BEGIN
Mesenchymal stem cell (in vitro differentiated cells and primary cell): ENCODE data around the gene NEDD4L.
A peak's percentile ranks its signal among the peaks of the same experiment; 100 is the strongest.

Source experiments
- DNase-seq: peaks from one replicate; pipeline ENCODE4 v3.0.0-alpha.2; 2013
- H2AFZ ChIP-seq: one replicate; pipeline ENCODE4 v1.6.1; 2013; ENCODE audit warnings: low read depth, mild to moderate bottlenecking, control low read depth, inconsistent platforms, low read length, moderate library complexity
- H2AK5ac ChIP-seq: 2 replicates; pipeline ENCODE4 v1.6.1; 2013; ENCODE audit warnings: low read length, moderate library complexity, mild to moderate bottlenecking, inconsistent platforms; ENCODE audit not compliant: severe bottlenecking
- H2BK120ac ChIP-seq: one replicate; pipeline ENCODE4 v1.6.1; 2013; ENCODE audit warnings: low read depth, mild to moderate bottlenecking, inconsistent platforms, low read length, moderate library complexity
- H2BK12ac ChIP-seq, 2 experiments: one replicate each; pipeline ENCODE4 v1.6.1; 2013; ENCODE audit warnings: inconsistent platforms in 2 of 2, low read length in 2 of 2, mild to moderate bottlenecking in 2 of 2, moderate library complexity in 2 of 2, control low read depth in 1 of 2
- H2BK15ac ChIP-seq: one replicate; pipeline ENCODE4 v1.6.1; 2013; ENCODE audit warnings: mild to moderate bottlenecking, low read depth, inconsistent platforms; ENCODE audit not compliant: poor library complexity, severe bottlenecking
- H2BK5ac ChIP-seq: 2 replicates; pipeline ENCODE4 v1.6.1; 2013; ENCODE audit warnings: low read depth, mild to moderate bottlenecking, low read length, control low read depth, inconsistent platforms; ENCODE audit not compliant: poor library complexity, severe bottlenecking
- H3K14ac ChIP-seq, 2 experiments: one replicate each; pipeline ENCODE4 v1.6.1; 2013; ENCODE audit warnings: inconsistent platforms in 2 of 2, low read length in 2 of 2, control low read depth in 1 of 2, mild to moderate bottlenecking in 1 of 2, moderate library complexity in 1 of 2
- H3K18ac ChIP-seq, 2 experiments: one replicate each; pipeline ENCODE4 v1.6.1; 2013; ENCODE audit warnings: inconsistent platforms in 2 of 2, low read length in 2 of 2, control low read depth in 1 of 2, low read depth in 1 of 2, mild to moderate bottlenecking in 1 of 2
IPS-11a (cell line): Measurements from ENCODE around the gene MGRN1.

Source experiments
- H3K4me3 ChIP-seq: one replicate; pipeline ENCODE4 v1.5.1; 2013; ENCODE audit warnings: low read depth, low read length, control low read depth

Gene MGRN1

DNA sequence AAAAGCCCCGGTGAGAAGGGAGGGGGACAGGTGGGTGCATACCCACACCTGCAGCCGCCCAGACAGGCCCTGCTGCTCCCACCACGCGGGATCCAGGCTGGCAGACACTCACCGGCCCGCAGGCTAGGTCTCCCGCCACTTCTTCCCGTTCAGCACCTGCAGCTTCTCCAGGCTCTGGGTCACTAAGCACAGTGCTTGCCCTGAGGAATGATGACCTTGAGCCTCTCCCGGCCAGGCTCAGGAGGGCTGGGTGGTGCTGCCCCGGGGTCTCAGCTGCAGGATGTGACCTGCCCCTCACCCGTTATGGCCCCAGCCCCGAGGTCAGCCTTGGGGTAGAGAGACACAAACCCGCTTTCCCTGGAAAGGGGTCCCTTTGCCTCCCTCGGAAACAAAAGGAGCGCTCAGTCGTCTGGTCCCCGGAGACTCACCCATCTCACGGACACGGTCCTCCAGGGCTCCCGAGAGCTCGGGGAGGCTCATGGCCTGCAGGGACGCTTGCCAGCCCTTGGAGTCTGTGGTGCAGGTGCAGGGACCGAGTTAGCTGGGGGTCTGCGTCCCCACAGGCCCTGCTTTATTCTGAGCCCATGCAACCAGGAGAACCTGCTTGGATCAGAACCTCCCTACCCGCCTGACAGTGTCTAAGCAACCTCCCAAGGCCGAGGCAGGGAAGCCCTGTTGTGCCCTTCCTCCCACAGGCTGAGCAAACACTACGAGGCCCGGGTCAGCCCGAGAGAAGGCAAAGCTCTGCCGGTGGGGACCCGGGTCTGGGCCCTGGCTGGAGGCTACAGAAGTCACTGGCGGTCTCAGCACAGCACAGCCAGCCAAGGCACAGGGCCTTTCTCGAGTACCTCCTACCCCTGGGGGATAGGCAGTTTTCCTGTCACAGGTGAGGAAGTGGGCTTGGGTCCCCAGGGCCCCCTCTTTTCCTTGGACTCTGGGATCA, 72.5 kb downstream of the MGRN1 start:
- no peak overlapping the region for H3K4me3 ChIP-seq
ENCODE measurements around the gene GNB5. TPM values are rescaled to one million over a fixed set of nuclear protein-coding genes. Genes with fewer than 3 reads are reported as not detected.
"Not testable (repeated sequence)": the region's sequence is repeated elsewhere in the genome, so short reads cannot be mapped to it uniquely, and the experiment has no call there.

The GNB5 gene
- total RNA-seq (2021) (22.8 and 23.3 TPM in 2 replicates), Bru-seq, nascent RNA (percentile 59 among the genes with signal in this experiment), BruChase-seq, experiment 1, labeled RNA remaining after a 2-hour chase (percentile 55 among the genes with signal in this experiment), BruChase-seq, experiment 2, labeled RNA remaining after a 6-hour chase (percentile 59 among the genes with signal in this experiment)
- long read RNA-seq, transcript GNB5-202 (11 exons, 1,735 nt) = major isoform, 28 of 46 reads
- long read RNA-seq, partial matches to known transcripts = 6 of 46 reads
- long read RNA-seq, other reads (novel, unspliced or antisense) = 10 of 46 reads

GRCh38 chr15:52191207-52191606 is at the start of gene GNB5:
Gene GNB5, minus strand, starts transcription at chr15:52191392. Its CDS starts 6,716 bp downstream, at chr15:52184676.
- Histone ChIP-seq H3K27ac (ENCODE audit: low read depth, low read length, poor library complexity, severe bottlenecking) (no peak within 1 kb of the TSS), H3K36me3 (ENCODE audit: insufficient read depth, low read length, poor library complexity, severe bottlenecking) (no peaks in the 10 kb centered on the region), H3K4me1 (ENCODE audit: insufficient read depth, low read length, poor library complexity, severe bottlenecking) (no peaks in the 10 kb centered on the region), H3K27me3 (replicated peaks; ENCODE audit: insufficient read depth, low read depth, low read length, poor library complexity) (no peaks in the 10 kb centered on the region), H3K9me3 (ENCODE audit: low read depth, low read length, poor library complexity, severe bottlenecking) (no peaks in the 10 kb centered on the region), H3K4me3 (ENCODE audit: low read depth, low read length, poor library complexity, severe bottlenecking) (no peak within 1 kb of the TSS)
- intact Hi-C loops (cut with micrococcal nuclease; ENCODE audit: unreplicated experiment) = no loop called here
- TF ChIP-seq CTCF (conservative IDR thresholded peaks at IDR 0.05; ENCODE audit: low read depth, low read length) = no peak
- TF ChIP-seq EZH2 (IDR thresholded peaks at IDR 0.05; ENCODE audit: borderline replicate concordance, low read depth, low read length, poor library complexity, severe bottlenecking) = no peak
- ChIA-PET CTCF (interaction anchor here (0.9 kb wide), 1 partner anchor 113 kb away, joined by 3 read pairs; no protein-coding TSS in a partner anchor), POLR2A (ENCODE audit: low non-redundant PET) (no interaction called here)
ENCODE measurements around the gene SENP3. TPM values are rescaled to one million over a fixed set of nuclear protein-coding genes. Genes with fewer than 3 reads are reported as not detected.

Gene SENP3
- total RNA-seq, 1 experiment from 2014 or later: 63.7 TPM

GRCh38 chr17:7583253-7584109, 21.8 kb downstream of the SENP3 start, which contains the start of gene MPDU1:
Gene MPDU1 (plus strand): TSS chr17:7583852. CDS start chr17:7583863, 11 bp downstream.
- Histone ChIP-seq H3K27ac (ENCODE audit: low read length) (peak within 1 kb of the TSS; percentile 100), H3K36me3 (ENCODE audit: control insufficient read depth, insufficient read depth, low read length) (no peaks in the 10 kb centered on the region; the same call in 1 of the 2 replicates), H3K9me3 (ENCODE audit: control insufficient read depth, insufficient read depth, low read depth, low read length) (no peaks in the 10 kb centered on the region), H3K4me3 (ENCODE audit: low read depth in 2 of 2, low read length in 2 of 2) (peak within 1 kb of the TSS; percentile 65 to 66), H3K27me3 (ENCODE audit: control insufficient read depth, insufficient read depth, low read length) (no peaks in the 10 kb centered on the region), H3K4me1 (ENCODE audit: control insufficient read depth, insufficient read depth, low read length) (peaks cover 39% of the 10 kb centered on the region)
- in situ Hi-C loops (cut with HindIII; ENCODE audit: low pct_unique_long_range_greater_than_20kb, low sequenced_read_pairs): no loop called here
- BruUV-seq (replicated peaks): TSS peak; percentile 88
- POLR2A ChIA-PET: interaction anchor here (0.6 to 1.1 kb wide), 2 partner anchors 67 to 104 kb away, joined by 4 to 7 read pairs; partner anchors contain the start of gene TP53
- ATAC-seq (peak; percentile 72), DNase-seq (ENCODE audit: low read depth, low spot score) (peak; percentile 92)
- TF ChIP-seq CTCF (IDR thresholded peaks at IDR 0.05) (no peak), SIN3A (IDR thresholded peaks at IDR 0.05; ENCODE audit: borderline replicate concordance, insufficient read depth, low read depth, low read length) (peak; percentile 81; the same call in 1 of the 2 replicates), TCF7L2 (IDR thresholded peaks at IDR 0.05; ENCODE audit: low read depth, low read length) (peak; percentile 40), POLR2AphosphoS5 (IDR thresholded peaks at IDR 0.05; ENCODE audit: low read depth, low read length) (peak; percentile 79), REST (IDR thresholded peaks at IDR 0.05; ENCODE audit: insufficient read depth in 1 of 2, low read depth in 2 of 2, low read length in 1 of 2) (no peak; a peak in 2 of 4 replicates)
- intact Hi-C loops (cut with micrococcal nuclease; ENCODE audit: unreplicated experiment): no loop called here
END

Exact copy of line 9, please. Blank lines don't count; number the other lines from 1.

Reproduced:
- H2BK15ac ChIP-seq: one replicate; pipeline ENCODE4 v1.6.1; 2013; ENCODE audit warnings: mild to moderate bottlenecking, low read depth, inconsistent platforms; ENCODE audit not compliant: poor library complexity, severe bottlenecking